We’ve all seen a Fiero at one point or another. The iconic little 1980s sports car sold quite well and had some decent driving characteristics. The mid-engined design provided exotic car performance on a budget and buyers ate it up. The Fiero had a two-seat design and a sporty look to it that was unlike anything else on the market. The closest competitor to the Fiero was the MR2, and even that was a stretch. The Fiero would have been a great sports car if it were not for one issue.
The Fiero was notorious for having engine fires. The problem was attributed to faulty connecting rods inside of the motor which would cause the oil to spill onto the exhaust manifold. GM rectified this problem later on by recalling every Fiero on the road. But the year was 1990, and this was too little, too late, as the car had already earned a bad reputation. Still, aside from that, the Fiero is a pretty cool piece of automotive history. This is a car that will stand out no matter what parking lot you are in because people still want to know what exactly it is.
Although the Samurai has exploded in resale value recently, there was a time when this little SUV was at the center of a nationwide lawsuit. Consumer reports had discovered that the Samurai was prone to flipping. Once that happened customers, start to scurry. The Samurai suffered from the same problem as many other SUVs at the time. It was a box on wheels. With that being said, there were no aerodynamics back then and these vehicles were top-heavy. What made the Samurai even more prone to flipping over was the extremely short wheelbase.
Nowadays, the Samurai is more of a recreational vehicle and most people customize these things. But there was a time when the Samurai was just another SUV on the market and the rollover incident scared a lot of potential drivers. Consumer Reports was later sued by Suzuki as well as Isuzu for pointing out the potential tipping hazards of these vehicles. The automaker claimed that the coverage of the Samurai was unfair and it hurt business. The Tracker was the successor to the Samurai and fared much better in terms of crash tests.
The Colorado was the successor to the S-10 pickup truck that GM produced for decades. While the Colorado wasn’t a bad truck by any means, there were quite a few recalls that were cause for concern. First and foremost, the Colorado was part of the famous ignition switch recall in which the GM vehicles would completely shut themselves down when the vehicle is in motion. Secondly, the five-cylinder Colorado had a notable defect that had to do with the intake manifold gasket disintegrating. This defect would cause complete engine failure and loss of power.
The Colorado wasn’t a bad truck in terms of design, and it boasted a nice big cabin and plenty of seating. But the engine defects caused a safety concern that these trucks still have to this day. Models from Toyota and Nissan are far more reliable and have taken most of the market share from this generation of the Colorado. GM has since released a new version of the Colorado to make up for most of these trucks’ shortcomings. Still, if you happen to see one of these Colorado models on the used car market, it’s best left avoided.
Porsche has come a long way in recent years, and the 911 GT3 is a testament to that. What bolds as a fun-to-drive sports car with impressive handling also had a short-term failure. The GT3 was prone to engine fires, and lots of them. So much so that Porsche had to recall these vehicles to try and rectify the problem. Porsche owners were understandably upset when their expensive sports cars were bursting into flames. The issue seemed to stem from the same issue as the Fiero, which is ironic considering the two cars are 30 years apart.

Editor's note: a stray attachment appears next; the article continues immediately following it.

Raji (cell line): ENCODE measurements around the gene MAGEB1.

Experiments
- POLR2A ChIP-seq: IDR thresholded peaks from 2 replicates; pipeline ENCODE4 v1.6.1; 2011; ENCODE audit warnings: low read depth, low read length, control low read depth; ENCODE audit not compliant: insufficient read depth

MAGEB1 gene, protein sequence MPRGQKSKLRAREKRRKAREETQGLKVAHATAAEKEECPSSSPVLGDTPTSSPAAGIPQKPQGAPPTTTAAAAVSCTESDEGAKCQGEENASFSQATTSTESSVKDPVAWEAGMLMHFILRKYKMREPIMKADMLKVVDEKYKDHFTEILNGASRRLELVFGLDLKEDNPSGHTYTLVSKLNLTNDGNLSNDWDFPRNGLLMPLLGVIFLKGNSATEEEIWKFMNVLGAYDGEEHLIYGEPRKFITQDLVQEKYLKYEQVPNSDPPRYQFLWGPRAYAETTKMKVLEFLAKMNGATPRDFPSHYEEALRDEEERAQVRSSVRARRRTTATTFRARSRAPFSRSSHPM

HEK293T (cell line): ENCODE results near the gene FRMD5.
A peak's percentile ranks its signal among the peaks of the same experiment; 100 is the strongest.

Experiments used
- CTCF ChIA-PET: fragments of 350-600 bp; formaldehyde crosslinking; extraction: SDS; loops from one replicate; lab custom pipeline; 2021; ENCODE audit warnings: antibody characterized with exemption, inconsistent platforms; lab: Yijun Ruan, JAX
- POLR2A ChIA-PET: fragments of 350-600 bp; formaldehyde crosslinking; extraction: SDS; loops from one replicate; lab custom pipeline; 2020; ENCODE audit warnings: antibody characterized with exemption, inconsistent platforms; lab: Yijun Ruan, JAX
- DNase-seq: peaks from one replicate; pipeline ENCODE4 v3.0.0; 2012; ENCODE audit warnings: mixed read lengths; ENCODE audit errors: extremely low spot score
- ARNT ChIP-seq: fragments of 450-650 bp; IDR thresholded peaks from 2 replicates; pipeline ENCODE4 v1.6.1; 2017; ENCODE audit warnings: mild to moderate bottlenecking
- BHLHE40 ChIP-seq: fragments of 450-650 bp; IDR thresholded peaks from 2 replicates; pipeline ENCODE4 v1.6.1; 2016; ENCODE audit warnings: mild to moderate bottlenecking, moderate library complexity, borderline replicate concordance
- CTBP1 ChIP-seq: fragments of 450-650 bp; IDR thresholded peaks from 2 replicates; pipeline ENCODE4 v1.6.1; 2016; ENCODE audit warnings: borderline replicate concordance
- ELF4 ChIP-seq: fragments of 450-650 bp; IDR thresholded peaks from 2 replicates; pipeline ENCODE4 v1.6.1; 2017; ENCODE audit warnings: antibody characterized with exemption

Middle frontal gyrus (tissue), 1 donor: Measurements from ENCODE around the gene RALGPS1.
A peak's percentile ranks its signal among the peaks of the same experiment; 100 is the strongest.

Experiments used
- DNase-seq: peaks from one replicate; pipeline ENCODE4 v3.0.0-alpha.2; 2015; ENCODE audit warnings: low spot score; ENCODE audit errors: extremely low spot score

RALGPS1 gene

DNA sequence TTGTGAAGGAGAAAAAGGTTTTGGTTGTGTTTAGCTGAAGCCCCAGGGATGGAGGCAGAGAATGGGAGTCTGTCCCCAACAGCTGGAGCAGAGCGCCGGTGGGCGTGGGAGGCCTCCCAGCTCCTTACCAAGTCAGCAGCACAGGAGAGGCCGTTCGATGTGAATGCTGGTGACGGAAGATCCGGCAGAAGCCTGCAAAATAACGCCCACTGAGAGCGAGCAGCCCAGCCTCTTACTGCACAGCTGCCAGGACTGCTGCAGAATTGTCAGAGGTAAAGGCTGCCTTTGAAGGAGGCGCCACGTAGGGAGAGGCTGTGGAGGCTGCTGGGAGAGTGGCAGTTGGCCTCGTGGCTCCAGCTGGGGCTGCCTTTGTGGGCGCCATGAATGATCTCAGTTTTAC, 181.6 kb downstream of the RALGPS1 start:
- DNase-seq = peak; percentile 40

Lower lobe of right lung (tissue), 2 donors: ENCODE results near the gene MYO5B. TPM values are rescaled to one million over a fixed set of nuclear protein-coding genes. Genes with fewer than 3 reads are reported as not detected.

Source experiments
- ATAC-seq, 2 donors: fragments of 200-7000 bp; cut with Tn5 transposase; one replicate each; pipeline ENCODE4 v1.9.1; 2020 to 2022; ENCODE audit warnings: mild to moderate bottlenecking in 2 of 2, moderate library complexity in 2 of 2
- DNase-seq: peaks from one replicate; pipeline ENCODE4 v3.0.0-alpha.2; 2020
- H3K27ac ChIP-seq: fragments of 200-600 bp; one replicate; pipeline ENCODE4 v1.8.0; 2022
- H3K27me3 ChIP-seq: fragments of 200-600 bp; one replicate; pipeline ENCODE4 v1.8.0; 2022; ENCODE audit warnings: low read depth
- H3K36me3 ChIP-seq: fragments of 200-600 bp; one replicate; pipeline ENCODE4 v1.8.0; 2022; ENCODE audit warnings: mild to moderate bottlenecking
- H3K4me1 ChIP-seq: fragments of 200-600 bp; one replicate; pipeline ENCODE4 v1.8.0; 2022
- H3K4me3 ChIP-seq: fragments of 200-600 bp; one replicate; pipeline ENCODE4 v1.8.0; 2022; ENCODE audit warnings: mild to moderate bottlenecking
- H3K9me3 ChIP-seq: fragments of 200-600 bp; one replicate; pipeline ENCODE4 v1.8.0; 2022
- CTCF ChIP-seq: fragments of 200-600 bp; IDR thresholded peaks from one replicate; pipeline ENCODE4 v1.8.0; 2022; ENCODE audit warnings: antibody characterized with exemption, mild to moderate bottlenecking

Still, the 911 GT3 is perhaps one of the best performance cars on the market. You just can’t go wrong with the rear-wheel drive and rear-engine sports car. Porsche has made a name for themselves with this design, and the 911 carries on the tradition. No matter what the faults of the GT3, the vehicle is still drop-dead gorgeous and offers a unique look into one of the most precision-built sports cars of all time. If you’ve always wanted a Porsche and the GT3 is on the horizon, just make sure to remember what the engine faults are with these.
Another infamous SUV of the 1990s, the Trooper was selling like hotcakes until a Consumer Reports article came out. The Trooper was another top-heavy SUV that also suffered from enhanced vehicle rollovers. The problem was exacerbated by a lack of safety features in earlier Trooper models, at which point Isuzu added certain features such as a passenger airbag and upgraded restraint systems. When it comes to iconic SUV models, the Trooper set the bar for the family SUV we see today.
But after the rollover study, the sales of the Trooper never fully recovered. The model was initially available in two options, one of which was a two-door. In the later years, the Trooper was also sold as the Acura SLX. If you notice a resemblance, it was because both models were the same vehicle underneath. The Trooper still managed to gain a cult-like following and the SUV has since increased in popularity as an aftermarket off-road car. Still, the roll-over issue put a lot of fear in potential Trooper buyers and hurt Isuzu’s credibility in the US market.
This entry should be of no surprise, as the Smart Fortwo is a seriously tiny car. The Smart Fortwo did so bad in the initial crash testing that the vehicle would spin around in the air before finally landing. When it comes to a practical application for this car, it’s only meant for urban driving. If you live in a big city where parking is scarce, the Smart Fortwo is a decent vehicle. But if you commute on a freeway everyday, the Smart Fortwo is like taking a risk every time you hit the on-ramp.
The Smart Fortwo does have some pretty good safety features such as front and rear airbags, but none of this will do you any good due to the fact that the vehicle is so small. What’s hard to believe is that there’s a vehicle even smaller than the Smart Fortwo, and that’s the Smart EQ. The appetite for these tiny cars seems to be diminishing with the rise of crossover vehicles. You’ll still see a good deal of Smart Fortwos in urban cities such as San Francisco, but otherwise, this little gem is best left avoided.